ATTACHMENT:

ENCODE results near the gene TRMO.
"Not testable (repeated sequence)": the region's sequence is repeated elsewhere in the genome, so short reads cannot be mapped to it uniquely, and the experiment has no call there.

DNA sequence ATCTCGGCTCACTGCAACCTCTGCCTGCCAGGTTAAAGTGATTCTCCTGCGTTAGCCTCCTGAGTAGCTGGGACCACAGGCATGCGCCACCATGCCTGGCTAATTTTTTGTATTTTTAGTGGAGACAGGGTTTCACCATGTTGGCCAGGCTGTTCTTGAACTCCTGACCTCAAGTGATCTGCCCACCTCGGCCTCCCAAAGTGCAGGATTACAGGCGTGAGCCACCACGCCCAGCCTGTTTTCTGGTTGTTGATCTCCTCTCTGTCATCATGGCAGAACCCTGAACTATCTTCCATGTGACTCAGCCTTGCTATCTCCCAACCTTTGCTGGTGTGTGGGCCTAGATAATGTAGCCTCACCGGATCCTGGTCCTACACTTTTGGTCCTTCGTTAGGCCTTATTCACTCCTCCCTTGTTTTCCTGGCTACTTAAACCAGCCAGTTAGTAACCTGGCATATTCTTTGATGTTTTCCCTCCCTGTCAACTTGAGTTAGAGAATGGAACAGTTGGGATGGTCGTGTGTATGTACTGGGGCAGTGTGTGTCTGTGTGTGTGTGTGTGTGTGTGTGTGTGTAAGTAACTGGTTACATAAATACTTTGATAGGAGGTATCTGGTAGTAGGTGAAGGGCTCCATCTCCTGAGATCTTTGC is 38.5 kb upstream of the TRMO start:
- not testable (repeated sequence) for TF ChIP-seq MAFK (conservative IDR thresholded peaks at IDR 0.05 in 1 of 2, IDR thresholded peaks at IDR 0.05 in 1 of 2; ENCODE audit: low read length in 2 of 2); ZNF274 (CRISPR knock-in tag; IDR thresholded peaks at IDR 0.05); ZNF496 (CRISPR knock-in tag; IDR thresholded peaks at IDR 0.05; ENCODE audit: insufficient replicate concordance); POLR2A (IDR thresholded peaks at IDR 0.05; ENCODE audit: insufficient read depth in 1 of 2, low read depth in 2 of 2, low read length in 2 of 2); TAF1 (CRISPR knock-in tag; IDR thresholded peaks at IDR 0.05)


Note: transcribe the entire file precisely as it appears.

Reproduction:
ENCODE results near the gene TRMO.
"Not testable (repeated sequence)": the region's sequence is repeated elsewhere in the genome, so short reads cannot be mapped to it uniquely, and the experiment has no call there.

DNA sequence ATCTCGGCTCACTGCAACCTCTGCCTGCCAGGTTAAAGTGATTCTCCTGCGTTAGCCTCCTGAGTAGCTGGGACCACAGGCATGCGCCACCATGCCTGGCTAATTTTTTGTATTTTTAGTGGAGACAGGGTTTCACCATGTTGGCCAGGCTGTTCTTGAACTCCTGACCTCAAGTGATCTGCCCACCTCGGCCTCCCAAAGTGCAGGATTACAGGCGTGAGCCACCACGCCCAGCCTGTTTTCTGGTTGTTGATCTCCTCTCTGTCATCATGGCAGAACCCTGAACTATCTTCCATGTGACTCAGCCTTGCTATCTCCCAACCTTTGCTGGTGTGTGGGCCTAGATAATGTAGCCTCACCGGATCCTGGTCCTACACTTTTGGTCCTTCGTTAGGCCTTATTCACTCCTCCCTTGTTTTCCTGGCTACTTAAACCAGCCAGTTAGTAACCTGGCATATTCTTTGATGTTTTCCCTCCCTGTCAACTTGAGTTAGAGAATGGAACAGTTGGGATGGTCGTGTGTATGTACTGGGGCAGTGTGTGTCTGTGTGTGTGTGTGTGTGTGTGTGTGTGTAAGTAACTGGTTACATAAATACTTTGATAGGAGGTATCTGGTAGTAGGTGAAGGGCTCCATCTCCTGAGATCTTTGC is 38.5 kb upstream of the TRMO start:
- not testable (repeated sequence) for TF ChIP-seq MAFK (conservative IDR thresholded peaks at IDR 0.05 in 1 of 2, IDR thresholded peaks at IDR 0.05 in 1 of 2; ENCODE audit: low read length in 2 of 2); ZNF274 (CRISPR knock-in tag; IDR thresholded peaks at IDR 0.05); ZNF496 (CRISPR knock-in tag; IDR thresholded peaks at IDR 0.05; ENCODE audit: insufficient replicate concordance); POLR2A (IDR thresholded peaks at IDR 0.05; ENCODE audit: insufficient read depth in 1 of 2, low read depth in 2 of 2, low read length in 2 of 2); TAF1 (CRISPR knock-in tag; IDR thresholded peaks at IDR 0.05)